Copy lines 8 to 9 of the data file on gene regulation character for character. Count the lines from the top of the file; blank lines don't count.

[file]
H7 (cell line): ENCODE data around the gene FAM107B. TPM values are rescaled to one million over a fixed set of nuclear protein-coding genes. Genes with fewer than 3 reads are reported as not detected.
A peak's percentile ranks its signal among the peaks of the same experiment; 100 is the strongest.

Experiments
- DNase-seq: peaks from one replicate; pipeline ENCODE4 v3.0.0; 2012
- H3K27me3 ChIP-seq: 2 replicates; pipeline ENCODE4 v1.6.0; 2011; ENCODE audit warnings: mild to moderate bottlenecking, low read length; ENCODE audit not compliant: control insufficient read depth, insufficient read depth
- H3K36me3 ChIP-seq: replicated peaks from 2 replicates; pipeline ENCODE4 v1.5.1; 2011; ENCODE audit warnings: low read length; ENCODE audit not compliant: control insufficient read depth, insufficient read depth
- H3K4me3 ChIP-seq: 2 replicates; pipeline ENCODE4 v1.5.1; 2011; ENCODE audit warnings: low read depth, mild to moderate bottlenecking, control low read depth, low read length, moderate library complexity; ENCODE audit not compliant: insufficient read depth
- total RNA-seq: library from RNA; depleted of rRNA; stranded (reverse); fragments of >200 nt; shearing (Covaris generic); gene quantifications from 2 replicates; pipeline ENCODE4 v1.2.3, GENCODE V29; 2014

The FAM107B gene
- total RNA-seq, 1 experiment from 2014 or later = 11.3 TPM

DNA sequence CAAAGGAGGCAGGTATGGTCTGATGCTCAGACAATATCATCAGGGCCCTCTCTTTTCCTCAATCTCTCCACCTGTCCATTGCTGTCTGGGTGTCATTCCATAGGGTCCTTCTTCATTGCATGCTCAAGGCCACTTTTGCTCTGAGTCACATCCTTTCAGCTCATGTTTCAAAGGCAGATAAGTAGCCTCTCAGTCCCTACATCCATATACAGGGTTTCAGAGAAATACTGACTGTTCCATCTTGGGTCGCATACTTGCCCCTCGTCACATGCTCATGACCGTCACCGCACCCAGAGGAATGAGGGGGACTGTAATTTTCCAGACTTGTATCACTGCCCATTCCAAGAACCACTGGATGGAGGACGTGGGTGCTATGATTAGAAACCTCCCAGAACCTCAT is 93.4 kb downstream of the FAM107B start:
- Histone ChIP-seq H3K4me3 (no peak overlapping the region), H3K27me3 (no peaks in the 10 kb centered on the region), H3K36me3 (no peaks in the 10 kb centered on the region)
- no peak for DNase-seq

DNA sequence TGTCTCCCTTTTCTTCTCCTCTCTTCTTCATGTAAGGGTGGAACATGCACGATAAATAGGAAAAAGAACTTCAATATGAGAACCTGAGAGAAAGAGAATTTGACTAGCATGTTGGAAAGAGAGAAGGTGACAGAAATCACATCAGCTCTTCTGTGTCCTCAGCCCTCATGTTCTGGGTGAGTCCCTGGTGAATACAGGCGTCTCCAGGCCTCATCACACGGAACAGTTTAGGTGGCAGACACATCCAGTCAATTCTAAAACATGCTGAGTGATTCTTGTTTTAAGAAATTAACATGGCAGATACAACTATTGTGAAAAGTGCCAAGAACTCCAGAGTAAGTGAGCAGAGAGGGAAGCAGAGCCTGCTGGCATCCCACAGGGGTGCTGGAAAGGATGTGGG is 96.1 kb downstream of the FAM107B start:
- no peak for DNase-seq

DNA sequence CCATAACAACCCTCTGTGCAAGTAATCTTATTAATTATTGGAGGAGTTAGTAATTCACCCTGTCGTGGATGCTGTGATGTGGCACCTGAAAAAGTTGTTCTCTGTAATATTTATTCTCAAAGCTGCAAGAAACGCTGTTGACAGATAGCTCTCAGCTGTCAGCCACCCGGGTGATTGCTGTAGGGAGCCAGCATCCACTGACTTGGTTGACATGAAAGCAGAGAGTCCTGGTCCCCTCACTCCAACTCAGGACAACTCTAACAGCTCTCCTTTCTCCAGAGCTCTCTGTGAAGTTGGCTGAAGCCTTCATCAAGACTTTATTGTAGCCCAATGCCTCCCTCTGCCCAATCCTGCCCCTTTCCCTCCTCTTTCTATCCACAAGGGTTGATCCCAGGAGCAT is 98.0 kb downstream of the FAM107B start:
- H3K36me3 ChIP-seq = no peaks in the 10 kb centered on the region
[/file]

- total RNA-seq: library from RNA; depleted of rRNA; stranded (reverse); fragments of >200 nt; shearing (Covaris generic); gene quantifications from 2 replicates; pipeline ENCODE4 v1.2.3, GENCODE V29; 2014

The FAM107B gene